Air transportation plays a substantial role in world economic activity, and
society relies heavily on the benefits associated with aviation. The aviation
industry includes suppliers and operators of aircraft, component manufacturers,
fuel suppliers, airports, and air navigation service providers. Its customers
represent every sector of the world's economy and every segment of the world's
The commercial sector of the industry is highly competitive, consisting in
1994 of about 15,000 aircraft operating over routes of approximately 15 million
km in total length and serving nearly 10,000 airports. In 1994, more than 1.25
billion passengers used the world's airlines for business and vacation travel,
and well in excess of a third of the value of the world's manufactured exports
were transported by air. The aviation industry accounted for 24 million jobs
for the world's workforce and provided US$1,140 billion in annual gross output.
By the year 2010, aviation's global impact could exceed US$1,800 billion and
more than 33 million jobs (IATA, 1994, 1996).
The 1944 Chicago Convention, to which 185 countries are now party, established
the International Civil Aviation Organization (ICAO) as the United Nations'
specialized agency with authority to develop standards and recommended practices
regarding all aspects of international aviation-including certification standards
for emissions and noise. These standards are published as Annexes to the Convention
and are adopted by the ICAO Council, which is composed of 33 member nations
elected by the entire ICAO membership. Individual countries either adopt ICAO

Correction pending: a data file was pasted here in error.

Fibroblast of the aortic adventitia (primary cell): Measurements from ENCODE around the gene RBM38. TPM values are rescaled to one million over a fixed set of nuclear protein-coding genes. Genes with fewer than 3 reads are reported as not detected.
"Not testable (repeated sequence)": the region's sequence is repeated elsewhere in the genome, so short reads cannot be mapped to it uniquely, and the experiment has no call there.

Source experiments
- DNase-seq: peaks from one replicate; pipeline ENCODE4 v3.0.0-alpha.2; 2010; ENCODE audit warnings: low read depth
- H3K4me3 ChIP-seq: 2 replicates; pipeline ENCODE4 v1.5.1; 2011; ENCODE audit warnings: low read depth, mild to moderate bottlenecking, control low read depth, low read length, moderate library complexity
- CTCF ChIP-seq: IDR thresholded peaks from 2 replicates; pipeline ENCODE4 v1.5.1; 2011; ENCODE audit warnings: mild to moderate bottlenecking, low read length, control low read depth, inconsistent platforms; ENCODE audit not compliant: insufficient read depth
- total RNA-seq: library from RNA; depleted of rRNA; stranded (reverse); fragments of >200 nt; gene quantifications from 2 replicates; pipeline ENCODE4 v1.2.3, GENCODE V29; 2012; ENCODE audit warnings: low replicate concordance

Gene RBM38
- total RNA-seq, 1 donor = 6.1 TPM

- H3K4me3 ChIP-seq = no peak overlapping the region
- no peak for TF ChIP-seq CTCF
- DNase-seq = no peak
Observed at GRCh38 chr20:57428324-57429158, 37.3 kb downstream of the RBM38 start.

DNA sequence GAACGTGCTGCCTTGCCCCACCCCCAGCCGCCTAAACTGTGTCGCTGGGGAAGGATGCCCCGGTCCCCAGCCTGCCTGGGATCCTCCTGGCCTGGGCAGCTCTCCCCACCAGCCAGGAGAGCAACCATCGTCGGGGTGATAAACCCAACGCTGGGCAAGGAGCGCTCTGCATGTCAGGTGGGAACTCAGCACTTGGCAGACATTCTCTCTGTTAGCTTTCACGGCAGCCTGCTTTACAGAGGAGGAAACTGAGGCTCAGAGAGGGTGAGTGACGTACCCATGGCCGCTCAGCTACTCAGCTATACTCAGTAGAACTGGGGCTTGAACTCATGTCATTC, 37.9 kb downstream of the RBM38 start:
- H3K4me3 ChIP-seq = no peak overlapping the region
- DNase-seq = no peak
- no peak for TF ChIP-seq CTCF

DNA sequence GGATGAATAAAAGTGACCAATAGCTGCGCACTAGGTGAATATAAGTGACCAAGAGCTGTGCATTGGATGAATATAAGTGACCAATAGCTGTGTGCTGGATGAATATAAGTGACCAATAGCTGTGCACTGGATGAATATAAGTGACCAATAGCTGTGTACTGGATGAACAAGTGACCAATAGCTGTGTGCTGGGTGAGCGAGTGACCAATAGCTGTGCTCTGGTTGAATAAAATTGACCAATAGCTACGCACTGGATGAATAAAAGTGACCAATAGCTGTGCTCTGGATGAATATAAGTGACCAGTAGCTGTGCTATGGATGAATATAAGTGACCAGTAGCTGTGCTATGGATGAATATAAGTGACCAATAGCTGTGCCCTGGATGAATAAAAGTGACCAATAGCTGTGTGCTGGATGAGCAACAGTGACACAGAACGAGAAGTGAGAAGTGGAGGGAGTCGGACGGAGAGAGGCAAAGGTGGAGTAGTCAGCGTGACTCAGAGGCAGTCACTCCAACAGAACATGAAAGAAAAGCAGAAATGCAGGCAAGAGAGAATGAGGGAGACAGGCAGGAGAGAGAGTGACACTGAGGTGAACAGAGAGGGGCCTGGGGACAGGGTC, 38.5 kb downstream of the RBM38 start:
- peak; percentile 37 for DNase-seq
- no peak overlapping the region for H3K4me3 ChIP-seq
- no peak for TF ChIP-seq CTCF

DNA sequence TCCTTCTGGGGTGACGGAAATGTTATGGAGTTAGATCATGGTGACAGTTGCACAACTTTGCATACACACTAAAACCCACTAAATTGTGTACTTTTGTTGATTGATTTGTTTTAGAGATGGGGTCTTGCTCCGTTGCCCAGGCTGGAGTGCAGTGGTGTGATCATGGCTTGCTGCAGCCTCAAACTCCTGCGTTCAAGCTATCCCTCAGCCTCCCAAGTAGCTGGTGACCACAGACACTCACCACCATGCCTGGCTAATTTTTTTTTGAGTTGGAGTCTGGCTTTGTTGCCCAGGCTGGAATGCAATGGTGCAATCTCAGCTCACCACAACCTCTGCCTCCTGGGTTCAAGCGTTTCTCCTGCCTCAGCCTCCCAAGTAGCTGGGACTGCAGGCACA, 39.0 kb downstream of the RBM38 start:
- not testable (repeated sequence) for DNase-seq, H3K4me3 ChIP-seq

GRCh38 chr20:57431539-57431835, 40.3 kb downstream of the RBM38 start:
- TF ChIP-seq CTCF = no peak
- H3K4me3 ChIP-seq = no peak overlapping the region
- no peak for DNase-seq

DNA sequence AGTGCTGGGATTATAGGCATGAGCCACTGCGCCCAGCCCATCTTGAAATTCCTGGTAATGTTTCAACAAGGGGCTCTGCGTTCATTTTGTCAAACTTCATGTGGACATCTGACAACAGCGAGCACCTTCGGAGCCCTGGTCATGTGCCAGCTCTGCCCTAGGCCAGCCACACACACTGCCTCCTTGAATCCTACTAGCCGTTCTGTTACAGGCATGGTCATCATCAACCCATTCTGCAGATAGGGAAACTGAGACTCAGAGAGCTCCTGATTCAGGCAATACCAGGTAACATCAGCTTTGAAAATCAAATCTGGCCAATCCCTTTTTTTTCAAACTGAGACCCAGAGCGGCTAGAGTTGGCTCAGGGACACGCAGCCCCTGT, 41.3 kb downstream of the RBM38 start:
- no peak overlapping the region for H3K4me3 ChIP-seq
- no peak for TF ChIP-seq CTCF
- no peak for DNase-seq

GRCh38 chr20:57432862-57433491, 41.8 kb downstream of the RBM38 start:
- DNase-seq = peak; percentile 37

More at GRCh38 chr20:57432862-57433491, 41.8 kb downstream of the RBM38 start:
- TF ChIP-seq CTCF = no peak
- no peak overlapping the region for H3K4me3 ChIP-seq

standards or file differences with ICAO.
Since 1977, ICAO has promulgated international emissions and noise
standards (ICAO, 1993a,b) for aircraft and aircraft engines that apply to all
member states. ICAO, through its Committee on Aviation Environmental Protection
(CAEP), has reviewed and revised these standards when warranted and has developed
operational policies and procedures to mitigate further the environmental impacts
of civil aviation. ICAO has also developed broader policy guidance on fuel taxation
and charging principles that have relevance in the emissions context. In addition
to the harmonization achieved through ICAO, international flights are subject
to bilateral air service agreements between individual countries.
Figure 1-2: Impacts of aviation on the
The commercial airline industry, though predominantly privately
owned and managed, must rely on airport infrastructure and air navigation services
that the industry neither owns nor controls. The overall growth of air traffic
and the capacity limitations of airports and air navigation services have introduced
congestion as a challenge for aviation. This congestion causes delays, introduces
unreliability or inefficiencies for all system users, and produces considerable
extra energy consumption and emissions. During 1996, for example, 15.4% of flights
in Europe incurred an average delay of 16.7 minutes. In the United States of
America, the average delay for domestic departures was 7.2 minutes.
Growth in demand for aviation averaged about 5% per year for the period 1980-95.
The industry expects demand to continue to rise, though not monotonically. Aviation
growth may be estimated reasonably well in the near term, but forecasts are
subject to greater uncertainty beyond a 5-10 year period because of changes
in factors such as the real cost of air travel, economic activity, new market
opportunities, world disposable income trends, world political stability, tourism,
and air transport liberalization.
An aircraft is a major investment, with a useful economic life of 25 years
or more. Operation of an aircraft includes airframe and engine performance.
The performance of an aircraft must address the overriding issue of safety,
as well as mission or performance efficiencies, economics, and environmental
objectives. ICAO is the responsible organization to ensure that such objectives
are met on an internationally harmonized level as far as possible.